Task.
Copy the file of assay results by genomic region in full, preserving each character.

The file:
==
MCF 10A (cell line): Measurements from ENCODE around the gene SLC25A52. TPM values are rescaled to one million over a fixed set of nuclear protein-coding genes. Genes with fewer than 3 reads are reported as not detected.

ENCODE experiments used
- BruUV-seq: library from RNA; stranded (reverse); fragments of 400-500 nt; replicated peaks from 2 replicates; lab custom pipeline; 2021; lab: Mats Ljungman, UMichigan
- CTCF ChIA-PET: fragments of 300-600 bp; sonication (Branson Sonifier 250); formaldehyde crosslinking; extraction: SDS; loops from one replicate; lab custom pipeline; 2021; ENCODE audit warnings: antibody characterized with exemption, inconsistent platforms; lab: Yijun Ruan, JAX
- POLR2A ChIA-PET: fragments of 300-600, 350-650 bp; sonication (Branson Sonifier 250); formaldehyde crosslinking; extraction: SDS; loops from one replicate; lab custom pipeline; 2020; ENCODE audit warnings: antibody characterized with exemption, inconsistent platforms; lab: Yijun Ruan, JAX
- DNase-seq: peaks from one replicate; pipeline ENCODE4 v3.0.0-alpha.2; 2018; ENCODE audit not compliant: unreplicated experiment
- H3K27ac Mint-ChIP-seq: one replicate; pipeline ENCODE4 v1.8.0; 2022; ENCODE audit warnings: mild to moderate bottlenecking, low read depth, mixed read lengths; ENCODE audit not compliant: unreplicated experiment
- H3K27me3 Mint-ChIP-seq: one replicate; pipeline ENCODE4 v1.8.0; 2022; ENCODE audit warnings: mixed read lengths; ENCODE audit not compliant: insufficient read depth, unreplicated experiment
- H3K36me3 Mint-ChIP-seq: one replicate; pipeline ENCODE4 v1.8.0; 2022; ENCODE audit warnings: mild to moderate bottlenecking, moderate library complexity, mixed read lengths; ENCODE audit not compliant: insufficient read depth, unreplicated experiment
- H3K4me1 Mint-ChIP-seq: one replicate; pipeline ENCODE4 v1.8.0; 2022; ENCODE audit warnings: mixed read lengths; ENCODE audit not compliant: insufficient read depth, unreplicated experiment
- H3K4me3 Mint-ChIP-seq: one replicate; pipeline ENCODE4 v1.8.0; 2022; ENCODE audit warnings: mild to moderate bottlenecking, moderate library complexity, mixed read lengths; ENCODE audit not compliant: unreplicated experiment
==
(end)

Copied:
MCF 10A (cell line): Measurements from ENCODE around the gene SLC25A52. TPM values are rescaled to one million over a fixed set of nuclear protein-coding genes. Genes with fewer than 3 reads are reported as not detected.

ENCODE experiments used
- BruUV-seq: library from RNA; stranded (reverse); fragments of 400-500 nt; replicated peaks from 2 replicates; lab custom pipeline; 2021; lab: Mats Ljungman, UMichigan
- CTCF ChIA-PET: fragments of 300-600 bp; sonication (Branson Sonifier 250); formaldehyde crosslinking; extraction: SDS; loops from one replicate; lab custom pipeline; 2021; ENCODE audit warnings: antibody characterized with exemption, inconsistent platforms; lab: Yijun Ruan, JAX
- POLR2A ChIA-PET: fragments of 300-600, 350-650 bp; sonication (Branson Sonifier 250); formaldehyde crosslinking; extraction: SDS; loops from one replicate; lab custom pipeline; 2020; ENCODE audit warnings: antibody characterized with exemption, inconsistent platforms; lab: Yijun Ruan, JAX
- DNase-seq: peaks from one replicate; pipeline ENCODE4 v3.0.0-alpha.2; 2018; ENCODE audit not compliant: unreplicated experiment
- H3K27ac Mint-ChIP-seq: one replicate; pipeline ENCODE4 v1.8.0; 2022; ENCODE audit warnings: mild to moderate bottlenecking, low read depth, mixed read lengths; ENCODE audit not compliant: unreplicated experiment
- H3K27me3 Mint-ChIP-seq: one replicate; pipeline ENCODE4 v1.8.0; 2022; ENCODE audit warnings: mixed read lengths; ENCODE audit not compliant: insufficient read depth, unreplicated experiment
- H3K36me3 Mint-ChIP-seq: one replicate; pipeline ENCODE4 v1.8.0; 2022; ENCODE audit warnings: mild to moderate bottlenecking, moderate library complexity, mixed read lengths; ENCODE audit not compliant: insufficient read depth, unreplicated experiment
- H3K4me1 Mint-ChIP-seq: one replicate; pipeline ENCODE4 v1.8.0; 2022; ENCODE audit warnings: mixed read lengths; ENCODE audit not compliant: insufficient read depth, unreplicated experiment
- H3K4me3 Mint-ChIP-seq: one replicate; pipeline ENCODE4 v1.8.0; 2022; ENCODE audit warnings: mild to moderate bottlenecking, moderate library complexity, mixed read lengths; ENCODE audit not compliant: unreplicated experiment